Click Here for Information on the March 11, 2011 Tohoku Tsunami

Tsunami vs. Wind Wave:

Tsunamis are often no higher than wind-driven beach waves but they are much more dangerous.

Any time you feel a large earthquake, or see a disturbance in the ocean that might be a tsunami, head to high ground or inland.

More on Tsunamis

Basic Reading – Surviving a Tsunami:

Surviving a Tsunami – Lessons from Chile, Hawaii, and Japan (If you read nothing else, read this) This is a USGS publication (available online) that details how to survive a tsunami. It is based on personal accounts of the tsunami generated by the 1960 magnitude-9.5 earthquake in Chile. (url:

Teaching and Training Materials:

ITIC’s Tsunami Teacher USA Educational video that explains the basics of tsunamis and how to protect yourself. Although the video’s intended audience is the U.S. general public, much of the message is universal. We hope the video is useful for your future tsunami preparedness efforts. (url:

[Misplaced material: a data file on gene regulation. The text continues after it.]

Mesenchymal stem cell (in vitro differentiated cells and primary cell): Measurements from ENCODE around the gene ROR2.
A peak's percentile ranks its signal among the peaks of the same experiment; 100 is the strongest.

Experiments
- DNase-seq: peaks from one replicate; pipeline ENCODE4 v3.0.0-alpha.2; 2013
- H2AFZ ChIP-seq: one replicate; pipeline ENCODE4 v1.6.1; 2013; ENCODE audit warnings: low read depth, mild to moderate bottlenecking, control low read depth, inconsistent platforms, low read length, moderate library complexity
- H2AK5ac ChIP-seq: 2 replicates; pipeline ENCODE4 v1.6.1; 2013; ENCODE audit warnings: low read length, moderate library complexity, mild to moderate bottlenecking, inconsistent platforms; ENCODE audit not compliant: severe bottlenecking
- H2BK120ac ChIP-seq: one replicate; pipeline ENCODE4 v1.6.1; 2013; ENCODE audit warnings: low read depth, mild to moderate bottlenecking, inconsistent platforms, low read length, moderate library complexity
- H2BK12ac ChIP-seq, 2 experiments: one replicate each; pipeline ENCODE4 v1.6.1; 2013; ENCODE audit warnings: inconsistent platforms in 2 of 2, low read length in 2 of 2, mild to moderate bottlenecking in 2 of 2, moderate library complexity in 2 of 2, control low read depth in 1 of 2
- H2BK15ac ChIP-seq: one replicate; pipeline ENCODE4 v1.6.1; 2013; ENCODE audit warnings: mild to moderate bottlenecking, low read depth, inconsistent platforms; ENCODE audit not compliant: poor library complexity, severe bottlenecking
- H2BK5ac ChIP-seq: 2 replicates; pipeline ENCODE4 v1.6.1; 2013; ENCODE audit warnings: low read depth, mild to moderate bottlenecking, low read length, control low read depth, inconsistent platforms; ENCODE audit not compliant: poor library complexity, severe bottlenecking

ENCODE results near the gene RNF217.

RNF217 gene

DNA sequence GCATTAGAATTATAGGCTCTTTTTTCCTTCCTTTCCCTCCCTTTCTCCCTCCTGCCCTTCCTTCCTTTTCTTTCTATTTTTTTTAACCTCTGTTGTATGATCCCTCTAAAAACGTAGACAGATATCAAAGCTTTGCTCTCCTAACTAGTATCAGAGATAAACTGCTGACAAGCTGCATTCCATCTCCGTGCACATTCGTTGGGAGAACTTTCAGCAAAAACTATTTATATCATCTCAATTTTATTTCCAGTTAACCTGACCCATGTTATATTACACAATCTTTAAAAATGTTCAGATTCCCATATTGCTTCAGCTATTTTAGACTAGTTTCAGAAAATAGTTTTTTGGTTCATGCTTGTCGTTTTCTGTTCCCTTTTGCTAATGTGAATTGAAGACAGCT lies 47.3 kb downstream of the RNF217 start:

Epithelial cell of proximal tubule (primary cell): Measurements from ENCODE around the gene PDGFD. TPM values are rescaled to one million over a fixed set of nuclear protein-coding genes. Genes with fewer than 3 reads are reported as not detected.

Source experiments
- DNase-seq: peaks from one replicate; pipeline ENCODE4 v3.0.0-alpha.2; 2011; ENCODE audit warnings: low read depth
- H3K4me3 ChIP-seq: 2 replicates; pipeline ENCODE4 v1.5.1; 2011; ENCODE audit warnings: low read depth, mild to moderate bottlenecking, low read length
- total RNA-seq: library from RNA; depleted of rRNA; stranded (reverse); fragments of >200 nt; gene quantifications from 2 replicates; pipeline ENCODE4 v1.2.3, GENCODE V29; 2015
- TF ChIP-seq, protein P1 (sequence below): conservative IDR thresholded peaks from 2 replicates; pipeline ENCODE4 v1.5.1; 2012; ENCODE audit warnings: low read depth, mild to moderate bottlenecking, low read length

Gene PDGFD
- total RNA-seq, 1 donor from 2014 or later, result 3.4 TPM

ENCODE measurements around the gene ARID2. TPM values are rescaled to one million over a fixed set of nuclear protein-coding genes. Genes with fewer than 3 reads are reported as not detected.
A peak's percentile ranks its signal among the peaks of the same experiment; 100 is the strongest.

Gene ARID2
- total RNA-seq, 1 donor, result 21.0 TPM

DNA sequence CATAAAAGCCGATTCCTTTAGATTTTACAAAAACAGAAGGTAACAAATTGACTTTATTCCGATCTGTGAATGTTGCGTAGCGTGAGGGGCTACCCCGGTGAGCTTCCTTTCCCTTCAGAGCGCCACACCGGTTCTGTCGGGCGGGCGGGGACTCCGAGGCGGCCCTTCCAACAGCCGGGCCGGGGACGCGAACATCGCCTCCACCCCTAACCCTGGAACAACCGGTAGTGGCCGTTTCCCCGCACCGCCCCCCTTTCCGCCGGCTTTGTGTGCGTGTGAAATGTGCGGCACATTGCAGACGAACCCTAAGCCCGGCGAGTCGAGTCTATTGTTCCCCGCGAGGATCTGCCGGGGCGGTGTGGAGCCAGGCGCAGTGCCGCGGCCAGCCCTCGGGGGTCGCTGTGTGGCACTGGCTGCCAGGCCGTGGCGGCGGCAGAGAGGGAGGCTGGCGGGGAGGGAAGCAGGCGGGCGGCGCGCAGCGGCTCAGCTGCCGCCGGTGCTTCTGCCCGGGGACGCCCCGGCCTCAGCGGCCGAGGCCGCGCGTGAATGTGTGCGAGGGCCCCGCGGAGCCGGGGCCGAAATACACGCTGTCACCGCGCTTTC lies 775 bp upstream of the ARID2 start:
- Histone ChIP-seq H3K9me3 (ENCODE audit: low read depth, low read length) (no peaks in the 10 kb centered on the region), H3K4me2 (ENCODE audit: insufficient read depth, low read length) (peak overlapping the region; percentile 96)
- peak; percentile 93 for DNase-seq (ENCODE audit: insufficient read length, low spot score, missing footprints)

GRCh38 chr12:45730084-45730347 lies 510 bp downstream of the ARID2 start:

ITIC’s General Tsunami Info The International Tsunami Information Center (ITIC) summary page for educational and training materials. The ITIC is part of the Intergovernmental Oceanographic Commission (IOC) of the United Nations Educational, Scientific and Cultural Organization (UNESCO) (url:

Carleton SERC Tsunami Site Guide  This page has links to general resources on tsunamis and visualizations of recent and historical tsunami events. It also has other  collected materials about tsunamis that go beyond visualizations. (url:

More Educational Resources

Tsunami Research outside UW:

NOAA’s Center for Tsunami Research Part of the NOAA Pacific Marine Environmental Laboratory (PMEL), the center works in tsunami measurement technology and monitoring; forecasting and modeling of tsunamis and hazard analysis. (url:

U.S. Geological Survey Tsunami and Earthquake Research USGS research to identify places where tsunamis might be triggered, including offshore fault zones and areas prone to submarine landslides. Documentation of the geologic impacts of recent tsunamis. (url:

O.H. Hinsdale Wave Research Laboratory – Tsunami Wave Basin As part of George E. Brown Network for Earthquake Engineering Simulation(NEES) program, the Tsunami Basin is designed as a shared-use facility for next generation remote tsunami research (url:

More Research Resources

Tsunami! is hosted and maintained at the University of Washington by the Department of Earth and Space Sciences. This website is dedicated to providing general information about tsunamis and tsunami science as well as what to do in case of a tsunami.

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